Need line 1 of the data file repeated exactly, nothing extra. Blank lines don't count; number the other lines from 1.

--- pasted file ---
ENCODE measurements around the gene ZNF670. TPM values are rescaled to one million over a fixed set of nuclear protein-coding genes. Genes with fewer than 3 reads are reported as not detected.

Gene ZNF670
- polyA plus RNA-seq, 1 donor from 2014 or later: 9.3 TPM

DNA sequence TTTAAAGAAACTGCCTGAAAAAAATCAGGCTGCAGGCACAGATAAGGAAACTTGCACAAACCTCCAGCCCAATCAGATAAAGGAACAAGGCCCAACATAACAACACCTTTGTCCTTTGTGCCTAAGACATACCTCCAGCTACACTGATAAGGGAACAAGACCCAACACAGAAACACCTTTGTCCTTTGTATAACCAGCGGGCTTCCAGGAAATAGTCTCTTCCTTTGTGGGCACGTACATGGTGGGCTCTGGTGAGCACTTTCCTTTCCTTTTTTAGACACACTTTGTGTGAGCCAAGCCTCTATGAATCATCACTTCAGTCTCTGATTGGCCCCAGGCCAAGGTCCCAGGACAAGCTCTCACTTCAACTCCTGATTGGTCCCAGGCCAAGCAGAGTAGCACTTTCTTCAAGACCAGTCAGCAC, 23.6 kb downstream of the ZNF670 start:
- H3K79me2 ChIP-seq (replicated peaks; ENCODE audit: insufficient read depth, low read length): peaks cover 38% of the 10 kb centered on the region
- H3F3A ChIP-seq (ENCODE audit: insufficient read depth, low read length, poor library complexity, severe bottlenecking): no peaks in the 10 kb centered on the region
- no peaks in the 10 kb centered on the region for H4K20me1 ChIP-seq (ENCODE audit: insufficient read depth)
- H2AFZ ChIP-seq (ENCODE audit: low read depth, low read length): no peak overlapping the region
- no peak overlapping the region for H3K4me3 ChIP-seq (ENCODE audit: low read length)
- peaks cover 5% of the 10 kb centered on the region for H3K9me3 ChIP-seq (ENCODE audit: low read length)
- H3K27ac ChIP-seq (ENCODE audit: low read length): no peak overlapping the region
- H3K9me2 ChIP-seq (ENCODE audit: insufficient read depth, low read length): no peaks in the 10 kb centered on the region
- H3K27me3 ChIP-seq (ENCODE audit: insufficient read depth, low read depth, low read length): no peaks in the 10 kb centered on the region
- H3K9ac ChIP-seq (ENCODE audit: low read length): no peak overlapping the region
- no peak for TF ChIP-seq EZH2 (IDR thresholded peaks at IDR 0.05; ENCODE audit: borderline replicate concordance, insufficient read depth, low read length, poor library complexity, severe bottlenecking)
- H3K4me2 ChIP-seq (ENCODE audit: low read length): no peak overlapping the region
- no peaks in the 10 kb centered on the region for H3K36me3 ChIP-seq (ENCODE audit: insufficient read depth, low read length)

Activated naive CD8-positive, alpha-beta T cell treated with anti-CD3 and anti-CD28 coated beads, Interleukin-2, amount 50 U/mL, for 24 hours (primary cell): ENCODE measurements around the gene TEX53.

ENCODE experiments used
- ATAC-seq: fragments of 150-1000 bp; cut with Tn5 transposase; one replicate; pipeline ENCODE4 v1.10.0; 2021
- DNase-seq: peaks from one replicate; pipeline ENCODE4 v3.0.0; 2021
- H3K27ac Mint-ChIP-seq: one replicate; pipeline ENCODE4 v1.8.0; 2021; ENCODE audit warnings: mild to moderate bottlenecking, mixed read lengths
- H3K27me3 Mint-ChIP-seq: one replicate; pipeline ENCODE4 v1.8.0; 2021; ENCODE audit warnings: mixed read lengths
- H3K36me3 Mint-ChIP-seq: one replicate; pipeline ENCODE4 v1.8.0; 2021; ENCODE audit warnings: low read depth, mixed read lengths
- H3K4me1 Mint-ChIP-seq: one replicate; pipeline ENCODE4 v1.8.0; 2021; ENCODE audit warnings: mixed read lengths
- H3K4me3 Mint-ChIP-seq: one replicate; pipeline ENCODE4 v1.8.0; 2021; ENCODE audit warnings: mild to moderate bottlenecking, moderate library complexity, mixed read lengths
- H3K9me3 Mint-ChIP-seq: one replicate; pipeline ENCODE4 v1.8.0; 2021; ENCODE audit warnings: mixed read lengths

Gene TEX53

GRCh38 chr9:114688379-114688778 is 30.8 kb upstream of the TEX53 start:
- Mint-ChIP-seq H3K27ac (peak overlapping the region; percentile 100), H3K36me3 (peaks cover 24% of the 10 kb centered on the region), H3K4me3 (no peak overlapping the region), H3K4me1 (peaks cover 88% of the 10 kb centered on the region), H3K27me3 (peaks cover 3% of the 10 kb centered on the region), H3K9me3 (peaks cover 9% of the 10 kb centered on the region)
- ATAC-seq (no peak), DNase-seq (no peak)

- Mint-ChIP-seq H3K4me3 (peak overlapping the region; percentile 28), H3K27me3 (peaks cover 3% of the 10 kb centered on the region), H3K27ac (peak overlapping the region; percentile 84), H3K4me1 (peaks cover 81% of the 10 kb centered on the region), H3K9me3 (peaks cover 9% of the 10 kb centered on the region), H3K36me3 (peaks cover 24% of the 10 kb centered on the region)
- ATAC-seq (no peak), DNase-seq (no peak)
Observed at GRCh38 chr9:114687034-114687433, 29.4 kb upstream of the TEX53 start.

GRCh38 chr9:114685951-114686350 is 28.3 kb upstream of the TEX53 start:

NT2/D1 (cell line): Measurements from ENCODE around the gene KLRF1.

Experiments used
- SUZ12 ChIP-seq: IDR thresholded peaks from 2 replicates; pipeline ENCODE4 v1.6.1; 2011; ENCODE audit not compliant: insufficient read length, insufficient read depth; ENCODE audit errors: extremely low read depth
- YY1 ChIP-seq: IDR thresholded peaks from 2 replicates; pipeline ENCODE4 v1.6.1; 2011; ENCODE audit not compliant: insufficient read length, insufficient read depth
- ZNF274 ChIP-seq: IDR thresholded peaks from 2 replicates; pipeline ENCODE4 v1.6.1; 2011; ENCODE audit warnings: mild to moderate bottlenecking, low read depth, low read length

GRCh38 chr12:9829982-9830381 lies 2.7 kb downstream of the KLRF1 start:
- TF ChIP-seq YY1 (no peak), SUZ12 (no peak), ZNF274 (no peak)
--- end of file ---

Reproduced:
ENCODE measurements around the gene ZNF670. TPM values are rescaled to one million over a fixed set of nuclear protein-coding genes. Genes with fewer than 3 reads are reported as not detected.